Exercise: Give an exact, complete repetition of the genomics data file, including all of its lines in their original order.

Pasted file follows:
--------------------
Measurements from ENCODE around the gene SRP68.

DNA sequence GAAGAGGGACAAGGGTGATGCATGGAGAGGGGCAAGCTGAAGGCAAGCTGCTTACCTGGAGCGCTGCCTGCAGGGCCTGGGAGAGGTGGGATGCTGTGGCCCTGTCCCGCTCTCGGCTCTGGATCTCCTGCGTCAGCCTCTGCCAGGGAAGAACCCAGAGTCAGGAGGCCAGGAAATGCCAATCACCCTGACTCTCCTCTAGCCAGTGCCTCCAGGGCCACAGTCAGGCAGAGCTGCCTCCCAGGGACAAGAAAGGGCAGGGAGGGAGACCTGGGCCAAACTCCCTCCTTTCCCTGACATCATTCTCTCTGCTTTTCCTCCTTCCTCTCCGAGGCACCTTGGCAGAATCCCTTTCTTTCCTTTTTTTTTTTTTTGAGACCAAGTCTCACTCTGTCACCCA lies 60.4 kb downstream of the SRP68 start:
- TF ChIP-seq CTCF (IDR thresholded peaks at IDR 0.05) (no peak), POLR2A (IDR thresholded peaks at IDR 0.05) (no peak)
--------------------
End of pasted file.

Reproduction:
Measurements from ENCODE around the gene SRP68.

DNA sequence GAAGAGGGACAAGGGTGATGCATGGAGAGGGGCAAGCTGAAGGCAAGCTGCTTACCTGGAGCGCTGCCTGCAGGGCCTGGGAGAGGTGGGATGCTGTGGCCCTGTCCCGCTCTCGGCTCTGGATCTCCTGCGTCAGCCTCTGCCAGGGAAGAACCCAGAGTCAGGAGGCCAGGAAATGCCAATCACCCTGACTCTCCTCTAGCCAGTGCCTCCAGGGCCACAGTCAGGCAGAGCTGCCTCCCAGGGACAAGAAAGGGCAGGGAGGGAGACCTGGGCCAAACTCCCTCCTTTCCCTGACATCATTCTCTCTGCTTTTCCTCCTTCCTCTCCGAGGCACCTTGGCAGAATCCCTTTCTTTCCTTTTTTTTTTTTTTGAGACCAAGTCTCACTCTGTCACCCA lies 60.4 kb downstream of the SRP68 start:
- TF ChIP-seq CTCF (IDR thresholded peaks at IDR 0.05) (no peak), POLR2A (IDR thresholded peaks at IDR 0.05) (no peak)